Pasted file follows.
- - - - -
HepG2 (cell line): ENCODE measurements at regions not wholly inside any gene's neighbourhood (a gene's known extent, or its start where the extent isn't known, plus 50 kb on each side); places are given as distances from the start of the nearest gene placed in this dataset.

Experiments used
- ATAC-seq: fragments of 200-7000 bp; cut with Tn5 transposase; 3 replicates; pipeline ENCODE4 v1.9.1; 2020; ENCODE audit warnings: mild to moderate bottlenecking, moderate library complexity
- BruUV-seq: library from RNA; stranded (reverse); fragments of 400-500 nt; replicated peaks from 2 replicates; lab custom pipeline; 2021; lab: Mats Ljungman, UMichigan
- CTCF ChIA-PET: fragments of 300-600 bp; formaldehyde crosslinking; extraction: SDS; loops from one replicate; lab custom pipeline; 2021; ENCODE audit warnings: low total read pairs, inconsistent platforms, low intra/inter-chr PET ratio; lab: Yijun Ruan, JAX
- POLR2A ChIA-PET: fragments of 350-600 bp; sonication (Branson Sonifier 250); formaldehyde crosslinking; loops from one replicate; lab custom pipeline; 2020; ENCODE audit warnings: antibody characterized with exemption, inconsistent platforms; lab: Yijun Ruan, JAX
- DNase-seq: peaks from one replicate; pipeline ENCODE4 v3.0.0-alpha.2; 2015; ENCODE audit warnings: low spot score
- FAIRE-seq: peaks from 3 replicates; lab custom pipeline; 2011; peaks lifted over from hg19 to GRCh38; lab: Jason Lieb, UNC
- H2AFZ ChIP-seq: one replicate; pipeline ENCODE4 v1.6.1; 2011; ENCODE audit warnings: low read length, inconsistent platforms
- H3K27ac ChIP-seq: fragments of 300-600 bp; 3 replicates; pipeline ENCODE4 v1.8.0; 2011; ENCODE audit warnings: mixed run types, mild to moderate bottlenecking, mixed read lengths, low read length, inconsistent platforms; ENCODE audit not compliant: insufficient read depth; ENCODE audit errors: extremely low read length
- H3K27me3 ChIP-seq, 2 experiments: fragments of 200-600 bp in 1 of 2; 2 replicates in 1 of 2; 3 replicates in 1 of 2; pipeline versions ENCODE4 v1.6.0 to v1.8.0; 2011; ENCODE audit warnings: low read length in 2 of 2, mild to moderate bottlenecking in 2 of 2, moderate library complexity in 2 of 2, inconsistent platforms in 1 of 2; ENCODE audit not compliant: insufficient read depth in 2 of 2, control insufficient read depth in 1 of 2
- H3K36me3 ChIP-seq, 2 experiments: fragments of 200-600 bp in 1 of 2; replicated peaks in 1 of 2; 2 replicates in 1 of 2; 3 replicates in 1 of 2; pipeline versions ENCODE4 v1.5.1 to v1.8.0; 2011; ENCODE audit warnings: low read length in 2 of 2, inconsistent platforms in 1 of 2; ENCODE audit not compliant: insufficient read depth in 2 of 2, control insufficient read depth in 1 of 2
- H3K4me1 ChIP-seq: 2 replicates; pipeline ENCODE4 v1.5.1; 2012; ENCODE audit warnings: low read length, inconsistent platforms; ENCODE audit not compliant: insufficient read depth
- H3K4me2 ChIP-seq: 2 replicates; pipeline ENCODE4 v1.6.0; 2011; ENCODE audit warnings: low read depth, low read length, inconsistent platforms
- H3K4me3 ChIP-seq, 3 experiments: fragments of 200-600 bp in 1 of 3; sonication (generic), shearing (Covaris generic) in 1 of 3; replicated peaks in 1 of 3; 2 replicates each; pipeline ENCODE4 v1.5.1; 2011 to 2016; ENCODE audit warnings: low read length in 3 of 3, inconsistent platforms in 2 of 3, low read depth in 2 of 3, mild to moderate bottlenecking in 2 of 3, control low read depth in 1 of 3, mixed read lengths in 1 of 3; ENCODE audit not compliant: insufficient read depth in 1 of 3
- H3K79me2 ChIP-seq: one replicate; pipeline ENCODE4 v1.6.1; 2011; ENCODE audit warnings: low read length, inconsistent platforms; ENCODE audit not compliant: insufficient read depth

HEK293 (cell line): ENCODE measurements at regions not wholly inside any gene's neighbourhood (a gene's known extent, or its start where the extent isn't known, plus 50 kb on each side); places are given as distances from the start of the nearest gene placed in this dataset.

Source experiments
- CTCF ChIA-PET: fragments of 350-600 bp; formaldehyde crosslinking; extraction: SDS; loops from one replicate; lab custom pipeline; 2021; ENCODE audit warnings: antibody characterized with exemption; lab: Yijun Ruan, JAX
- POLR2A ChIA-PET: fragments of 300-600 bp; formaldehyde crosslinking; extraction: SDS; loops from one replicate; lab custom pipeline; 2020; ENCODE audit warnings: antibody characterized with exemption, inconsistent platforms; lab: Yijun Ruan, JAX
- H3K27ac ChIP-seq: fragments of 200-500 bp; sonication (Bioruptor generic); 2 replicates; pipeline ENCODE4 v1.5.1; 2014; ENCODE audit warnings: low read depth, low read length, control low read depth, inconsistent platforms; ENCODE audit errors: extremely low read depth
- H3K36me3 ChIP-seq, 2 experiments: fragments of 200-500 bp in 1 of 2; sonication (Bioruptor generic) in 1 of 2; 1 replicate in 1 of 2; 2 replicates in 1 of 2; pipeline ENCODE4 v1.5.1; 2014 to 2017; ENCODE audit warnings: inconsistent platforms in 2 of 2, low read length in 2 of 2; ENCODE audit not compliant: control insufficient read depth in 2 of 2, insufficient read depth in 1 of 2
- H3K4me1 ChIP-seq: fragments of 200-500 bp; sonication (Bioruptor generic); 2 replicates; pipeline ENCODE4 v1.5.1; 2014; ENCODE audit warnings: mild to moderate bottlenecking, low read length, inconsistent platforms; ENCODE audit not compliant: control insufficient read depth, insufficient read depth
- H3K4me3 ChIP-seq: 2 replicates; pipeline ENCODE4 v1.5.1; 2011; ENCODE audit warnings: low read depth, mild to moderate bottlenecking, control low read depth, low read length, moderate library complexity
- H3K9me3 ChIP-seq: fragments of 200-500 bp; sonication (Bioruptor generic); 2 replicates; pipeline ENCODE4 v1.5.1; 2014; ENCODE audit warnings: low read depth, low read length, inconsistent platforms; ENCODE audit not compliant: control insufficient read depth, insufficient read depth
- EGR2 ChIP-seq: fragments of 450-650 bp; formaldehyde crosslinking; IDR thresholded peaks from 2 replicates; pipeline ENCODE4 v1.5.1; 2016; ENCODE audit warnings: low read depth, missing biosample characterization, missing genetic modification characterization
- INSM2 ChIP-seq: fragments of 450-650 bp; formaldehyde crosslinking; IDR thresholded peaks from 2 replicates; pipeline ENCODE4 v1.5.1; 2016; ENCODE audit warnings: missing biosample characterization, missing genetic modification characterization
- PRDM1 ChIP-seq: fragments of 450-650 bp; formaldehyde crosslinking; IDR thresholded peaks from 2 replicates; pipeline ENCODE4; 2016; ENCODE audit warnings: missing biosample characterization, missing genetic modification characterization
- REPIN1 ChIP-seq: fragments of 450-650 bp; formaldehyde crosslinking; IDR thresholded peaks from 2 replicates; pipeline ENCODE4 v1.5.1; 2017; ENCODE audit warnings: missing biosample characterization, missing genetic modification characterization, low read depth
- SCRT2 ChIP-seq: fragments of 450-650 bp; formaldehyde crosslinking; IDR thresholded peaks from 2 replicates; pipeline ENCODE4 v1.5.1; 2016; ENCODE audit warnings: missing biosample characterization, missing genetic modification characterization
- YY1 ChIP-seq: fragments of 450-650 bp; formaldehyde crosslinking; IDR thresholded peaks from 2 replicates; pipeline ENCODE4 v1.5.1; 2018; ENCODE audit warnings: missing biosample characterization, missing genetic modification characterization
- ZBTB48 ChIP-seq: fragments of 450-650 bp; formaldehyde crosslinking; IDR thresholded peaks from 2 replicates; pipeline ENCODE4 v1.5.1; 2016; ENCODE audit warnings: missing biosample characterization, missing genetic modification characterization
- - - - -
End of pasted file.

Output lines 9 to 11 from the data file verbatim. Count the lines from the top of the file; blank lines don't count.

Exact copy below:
- H2AFZ ChIP-seq: one replicate; pipeline ENCODE4 v1.6.1; 2011; ENCODE audit warnings: low read length, inconsistent platforms
- H3K27ac ChIP-seq: fragments of 300-600 bp; 3 replicates; pipeline ENCODE4 v1.8.0; 2011; ENCODE audit warnings: mixed run types, mild to moderate bottlenecking, mixed read lengths, low read length, inconsistent platforms; ENCODE audit not compliant: insufficient read depth; ENCODE audit errors: extremely low read length
- H3K27me3 ChIP-seq, 2 experiments: fragments of 200-600 bp in 1 of 2; 2 replicates in 1 of 2; 3 replicates in 1 of 2; pipeline versions ENCODE4 v1.6.0 to v1.8.0; 2011; ENCODE audit warnings: low read length in 2 of 2, mild to moderate bottlenecking in 2 of 2, moderate library complexity in 2 of 2, inconsistent platforms in 1 of 2; ENCODE audit not compliant: insufficient read depth in 2 of 2, control insufficient read depth in 1 of 2